Most homeowners don’t give much thought to what goes into making their toilets flush and water hot, but plumbers do. Their jobs expose them to hazards every day – although thankfully injuries don’t arise daily (that’s what insurance is for!), it still is not an easy profession.
People prone to accidents risk cuts on their hands or chemicals entering their eyes as well as breathing in airborne contaminants like mold spores and dust.
1. Water Leaks
Leakage from leaky pipes might seem harmless at first, but if it occurs near electrical outlets or wires it could quickly become a fire risk. Furthermore, water entering dark environments could promote mould and mildew growth leading to serious health concerns including throat irritation, breathing difficulty and skin conditions.
Plumbers typically work in tight spaces such as pits, ducts, boilers and water tanks that have limited oxygen. Failure to adequately ventilate such environments could prove fatal; therefore it is imperative that plumbers utilize appropriate Personal Protective Equipment and conduct risk analyses before entering such environments. Sharp objects or falling materials that could cause injuries must also be considered potential threats.
2. Electrical Leaks
Working as a plumber entails numerous risks that put both you and your clients’ lives in the home at risk. Plumbing service providers use sharp tools in confined spaces; one misstep and they risk injury; they must also interact with gas and electricity which puts them at risk of electrical shocks.
Plumbing leaks can lead to mold and mildew growth in the home, potentially exposing residents to respiratory ailments, allergies, and other health concerns. They may also present a fire hazard when in contact with electrical wiring; additionally they can drive up energy costs significantly while drawing rodents into your residence – sudden spikes in energy usage could indicate hidden leaks within the walls of your home.
3. Gas Leaks
Plumbers may be trained to carry out their work carefully, yet their work still poses significant risk. Plumbing often requires working in tight spaces like water tanks, pipes, ducts, sewers and boilers with limited oxygen levels that may contain foreign materials or diseases that pose potential threats.
Gas leaks can be extremely hazardous to those nearby. Because gas can replace oxygen in our bodies and lead to asphyxiation, major gas leaks will usually be easy to detect thanks to their odorant component; smaller leaks, however, could go undetected for some time before showing symptoms such as dead grass or an increase in carbon monoxide poisoning among both pets and people.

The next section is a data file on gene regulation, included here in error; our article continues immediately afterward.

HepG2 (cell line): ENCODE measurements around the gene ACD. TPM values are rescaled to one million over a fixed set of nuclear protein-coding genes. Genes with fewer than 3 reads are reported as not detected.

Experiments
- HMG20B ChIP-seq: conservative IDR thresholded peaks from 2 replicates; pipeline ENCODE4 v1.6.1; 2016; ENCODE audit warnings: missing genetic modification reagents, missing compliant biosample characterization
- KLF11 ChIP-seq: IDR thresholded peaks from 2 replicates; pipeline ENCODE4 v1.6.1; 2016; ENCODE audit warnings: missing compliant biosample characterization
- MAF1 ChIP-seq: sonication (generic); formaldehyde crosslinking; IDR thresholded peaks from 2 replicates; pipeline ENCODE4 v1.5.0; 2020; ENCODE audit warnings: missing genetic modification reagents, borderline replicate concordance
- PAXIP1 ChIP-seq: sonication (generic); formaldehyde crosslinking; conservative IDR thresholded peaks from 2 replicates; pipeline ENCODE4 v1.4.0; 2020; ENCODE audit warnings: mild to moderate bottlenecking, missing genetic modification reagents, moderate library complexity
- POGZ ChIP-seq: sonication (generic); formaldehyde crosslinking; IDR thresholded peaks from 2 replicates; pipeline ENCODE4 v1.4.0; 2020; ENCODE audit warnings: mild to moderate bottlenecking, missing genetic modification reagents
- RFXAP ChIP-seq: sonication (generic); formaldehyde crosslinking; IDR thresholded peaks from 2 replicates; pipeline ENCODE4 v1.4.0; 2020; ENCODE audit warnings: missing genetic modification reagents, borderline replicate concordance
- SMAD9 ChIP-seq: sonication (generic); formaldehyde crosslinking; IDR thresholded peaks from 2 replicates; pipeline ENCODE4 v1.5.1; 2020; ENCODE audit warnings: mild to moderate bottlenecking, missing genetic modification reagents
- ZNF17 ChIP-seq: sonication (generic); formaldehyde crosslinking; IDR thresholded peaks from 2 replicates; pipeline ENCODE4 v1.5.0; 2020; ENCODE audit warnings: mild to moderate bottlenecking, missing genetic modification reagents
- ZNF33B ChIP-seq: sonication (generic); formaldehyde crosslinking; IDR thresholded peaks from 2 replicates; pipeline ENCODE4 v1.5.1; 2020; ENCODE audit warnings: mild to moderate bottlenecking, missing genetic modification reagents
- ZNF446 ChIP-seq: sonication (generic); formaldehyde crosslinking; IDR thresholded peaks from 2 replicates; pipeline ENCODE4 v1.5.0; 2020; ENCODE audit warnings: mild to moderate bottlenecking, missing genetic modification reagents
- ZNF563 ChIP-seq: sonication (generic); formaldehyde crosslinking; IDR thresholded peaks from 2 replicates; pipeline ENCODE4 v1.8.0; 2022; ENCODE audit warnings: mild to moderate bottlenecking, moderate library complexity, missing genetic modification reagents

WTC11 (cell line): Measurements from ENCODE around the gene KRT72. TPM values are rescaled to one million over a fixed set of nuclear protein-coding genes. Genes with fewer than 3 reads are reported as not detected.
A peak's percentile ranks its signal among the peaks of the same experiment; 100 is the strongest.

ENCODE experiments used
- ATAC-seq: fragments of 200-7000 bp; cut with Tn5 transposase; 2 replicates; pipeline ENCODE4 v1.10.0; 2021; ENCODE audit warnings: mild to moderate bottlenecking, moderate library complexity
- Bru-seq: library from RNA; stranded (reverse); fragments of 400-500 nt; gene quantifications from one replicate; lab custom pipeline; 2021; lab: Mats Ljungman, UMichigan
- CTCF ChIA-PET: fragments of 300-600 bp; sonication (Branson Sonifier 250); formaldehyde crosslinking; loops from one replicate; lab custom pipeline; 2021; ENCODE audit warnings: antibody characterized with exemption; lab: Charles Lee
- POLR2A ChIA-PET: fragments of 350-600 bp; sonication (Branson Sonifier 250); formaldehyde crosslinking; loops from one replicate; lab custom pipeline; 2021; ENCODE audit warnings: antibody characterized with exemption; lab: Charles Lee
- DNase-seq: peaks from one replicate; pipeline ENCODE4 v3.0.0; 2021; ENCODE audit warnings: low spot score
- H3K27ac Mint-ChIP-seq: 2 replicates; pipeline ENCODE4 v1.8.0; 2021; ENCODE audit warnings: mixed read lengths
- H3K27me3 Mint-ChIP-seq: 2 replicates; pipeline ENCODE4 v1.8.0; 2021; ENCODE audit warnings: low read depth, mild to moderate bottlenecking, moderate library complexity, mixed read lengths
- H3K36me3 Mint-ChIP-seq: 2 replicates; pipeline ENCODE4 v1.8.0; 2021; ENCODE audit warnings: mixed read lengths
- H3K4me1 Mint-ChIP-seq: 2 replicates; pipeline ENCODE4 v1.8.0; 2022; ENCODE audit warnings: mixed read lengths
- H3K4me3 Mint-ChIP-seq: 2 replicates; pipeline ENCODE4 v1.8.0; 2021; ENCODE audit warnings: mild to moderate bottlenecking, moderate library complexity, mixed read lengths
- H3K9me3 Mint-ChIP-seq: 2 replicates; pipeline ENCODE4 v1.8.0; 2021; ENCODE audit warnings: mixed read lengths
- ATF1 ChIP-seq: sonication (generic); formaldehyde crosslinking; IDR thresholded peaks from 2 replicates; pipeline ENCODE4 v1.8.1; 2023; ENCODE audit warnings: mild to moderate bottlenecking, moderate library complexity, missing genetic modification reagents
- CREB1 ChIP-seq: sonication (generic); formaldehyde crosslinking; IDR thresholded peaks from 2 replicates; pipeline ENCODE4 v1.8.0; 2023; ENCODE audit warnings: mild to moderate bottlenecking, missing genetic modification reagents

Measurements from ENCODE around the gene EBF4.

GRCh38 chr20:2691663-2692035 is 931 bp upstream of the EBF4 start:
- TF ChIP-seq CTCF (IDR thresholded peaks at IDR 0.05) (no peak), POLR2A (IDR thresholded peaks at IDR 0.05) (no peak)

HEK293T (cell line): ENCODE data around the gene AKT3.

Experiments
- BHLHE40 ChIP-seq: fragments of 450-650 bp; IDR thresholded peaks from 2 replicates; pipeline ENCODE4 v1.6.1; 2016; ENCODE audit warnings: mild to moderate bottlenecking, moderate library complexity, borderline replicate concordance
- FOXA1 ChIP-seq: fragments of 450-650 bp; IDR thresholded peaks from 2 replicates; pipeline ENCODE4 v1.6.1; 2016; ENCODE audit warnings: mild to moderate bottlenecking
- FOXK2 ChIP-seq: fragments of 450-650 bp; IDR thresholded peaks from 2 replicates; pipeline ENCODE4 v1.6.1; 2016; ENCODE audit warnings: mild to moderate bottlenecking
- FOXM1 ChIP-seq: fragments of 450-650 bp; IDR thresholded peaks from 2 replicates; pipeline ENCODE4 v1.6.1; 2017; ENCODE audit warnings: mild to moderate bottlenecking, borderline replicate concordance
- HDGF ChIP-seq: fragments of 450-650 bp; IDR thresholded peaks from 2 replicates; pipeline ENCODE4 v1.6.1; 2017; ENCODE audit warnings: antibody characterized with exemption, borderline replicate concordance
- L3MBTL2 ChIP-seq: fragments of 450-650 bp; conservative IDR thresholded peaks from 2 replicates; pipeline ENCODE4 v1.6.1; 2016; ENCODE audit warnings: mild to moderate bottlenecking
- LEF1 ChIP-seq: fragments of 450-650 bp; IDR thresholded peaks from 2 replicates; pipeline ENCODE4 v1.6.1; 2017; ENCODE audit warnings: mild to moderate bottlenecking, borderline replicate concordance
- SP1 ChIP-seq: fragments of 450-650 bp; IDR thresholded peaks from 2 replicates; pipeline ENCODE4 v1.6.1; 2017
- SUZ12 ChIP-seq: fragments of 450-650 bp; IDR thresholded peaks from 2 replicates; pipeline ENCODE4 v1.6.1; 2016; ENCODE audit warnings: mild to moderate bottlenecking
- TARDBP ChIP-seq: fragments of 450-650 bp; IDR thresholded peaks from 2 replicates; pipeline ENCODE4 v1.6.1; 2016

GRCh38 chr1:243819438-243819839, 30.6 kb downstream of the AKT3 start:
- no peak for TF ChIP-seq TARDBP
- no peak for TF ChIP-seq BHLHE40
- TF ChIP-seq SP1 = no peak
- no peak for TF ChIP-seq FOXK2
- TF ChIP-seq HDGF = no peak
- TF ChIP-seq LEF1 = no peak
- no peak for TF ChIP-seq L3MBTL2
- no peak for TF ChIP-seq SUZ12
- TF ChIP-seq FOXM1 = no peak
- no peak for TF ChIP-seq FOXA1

4. Falling Objects
Plumbing jobs often necessitate plumbers working in tight, enclosed spaces like storage tanks, sewers and pipes – areas which may contain foreign objects, chemicals and bacteria – therefore it is vital that plumbers always wear protective eyewear on site.
Dropped object hazards represent an extensive workplace risk that can result in injury, fatality and property damage. They may arise from various sources including structural faults, improper fixes, corrosion of fittings and wear and tear issues; as well as loose items tethered together or movement.
Impact severity depends on a range of factors, such as an object’s shape, mass and height of its descent. Therefore, workers must employ safety measures to “stop the drop”, including conducting regular inspections, scheduling maintenance services and performing repairs as necessary.
Sewage contains numerous viruses, bacteria and contaminants that can make you sick if you come into contact with it or breathe its vapors. One common route for infection is hand-to-mouth contact while drinking contaminated water can lead to gastroenteritis (a stomach flu-like illness with symptoms including vomiting, cramping and diarrhea).
If you hear gurgling noises coming from your plumbing, this could be a telltale sign that the sewage lines are leaking. These noises come from trapped air in the pipes when sewage backs up into them.
If you detect the aroma of sewage in your house, open windows and turn on fans to help vent out any gases produced. Furthermore, all surfaces and touch points exposed to this smell must be washed and disinfected as soon as possible in order to ensure full sanitation of these spaces.